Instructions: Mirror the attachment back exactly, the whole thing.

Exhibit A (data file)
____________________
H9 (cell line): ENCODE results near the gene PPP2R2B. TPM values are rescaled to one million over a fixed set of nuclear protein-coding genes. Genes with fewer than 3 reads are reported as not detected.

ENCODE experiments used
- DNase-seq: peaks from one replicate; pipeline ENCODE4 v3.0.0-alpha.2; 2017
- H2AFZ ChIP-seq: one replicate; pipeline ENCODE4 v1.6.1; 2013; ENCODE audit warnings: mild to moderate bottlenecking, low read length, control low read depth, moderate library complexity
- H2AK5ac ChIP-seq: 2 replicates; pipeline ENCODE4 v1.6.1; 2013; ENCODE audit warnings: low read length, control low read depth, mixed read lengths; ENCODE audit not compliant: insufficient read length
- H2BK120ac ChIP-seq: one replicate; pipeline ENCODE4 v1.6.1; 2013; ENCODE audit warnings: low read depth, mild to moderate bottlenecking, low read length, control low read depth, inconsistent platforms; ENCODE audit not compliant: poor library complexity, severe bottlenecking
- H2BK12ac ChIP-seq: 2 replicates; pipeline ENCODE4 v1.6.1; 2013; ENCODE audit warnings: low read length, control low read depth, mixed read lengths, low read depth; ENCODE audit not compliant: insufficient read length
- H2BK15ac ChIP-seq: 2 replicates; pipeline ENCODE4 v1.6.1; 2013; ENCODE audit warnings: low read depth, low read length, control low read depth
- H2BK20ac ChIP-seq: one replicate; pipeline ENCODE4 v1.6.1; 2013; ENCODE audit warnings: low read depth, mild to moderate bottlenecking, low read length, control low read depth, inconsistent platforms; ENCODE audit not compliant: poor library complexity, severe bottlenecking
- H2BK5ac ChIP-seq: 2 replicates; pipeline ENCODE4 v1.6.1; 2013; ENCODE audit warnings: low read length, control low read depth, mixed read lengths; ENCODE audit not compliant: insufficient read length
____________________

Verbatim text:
H9 (cell line): ENCODE results near the gene PPP2R2B. TPM values are rescaled to one million over a fixed set of nuclear protein-coding genes. Genes with fewer than 3 reads are reported as not detected.

ENCODE experiments used
- DNase-seq: peaks from one replicate; pipeline ENCODE4 v3.0.0-alpha.2; 2017
- H2AFZ ChIP-seq: one replicate; pipeline ENCODE4 v1.6.1; 2013; ENCODE audit warnings: mild to moderate bottlenecking, low read length, control low read depth, moderate library complexity
- H2AK5ac ChIP-seq: 2 replicates; pipeline ENCODE4 v1.6.1; 2013; ENCODE audit warnings: low read length, control low read depth, mixed read lengths; ENCODE audit not compliant: insufficient read length
- H2BK120ac ChIP-seq: one replicate; pipeline ENCODE4 v1.6.1; 2013; ENCODE audit warnings: low read depth, mild to moderate bottlenecking, low read length, control low read depth, inconsistent platforms; ENCODE audit not compliant: poor library complexity, severe bottlenecking
- H2BK12ac ChIP-seq: 2 replicates; pipeline ENCODE4 v1.6.1; 2013; ENCODE audit warnings: low read length, control low read depth, mixed read lengths, low read depth; ENCODE audit not compliant: insufficient read length
- H2BK15ac ChIP-seq: 2 replicates; pipeline ENCODE4 v1.6.1; 2013; ENCODE audit warnings: low read depth, low read length, control low read depth
- H2BK20ac ChIP-seq: one replicate; pipeline ENCODE4 v1.6.1; 2013; ENCODE audit warnings: low read depth, mild to moderate bottlenecking, low read length, control low read depth, inconsistent platforms; ENCODE audit not compliant: poor library complexity, severe bottlenecking
- H2BK5ac ChIP-seq: 2 replicates; pipeline ENCODE4 v1.6.1; 2013; ENCODE audit warnings: low read length, control low read depth, mixed read lengths; ENCODE audit not compliant: insufficient read length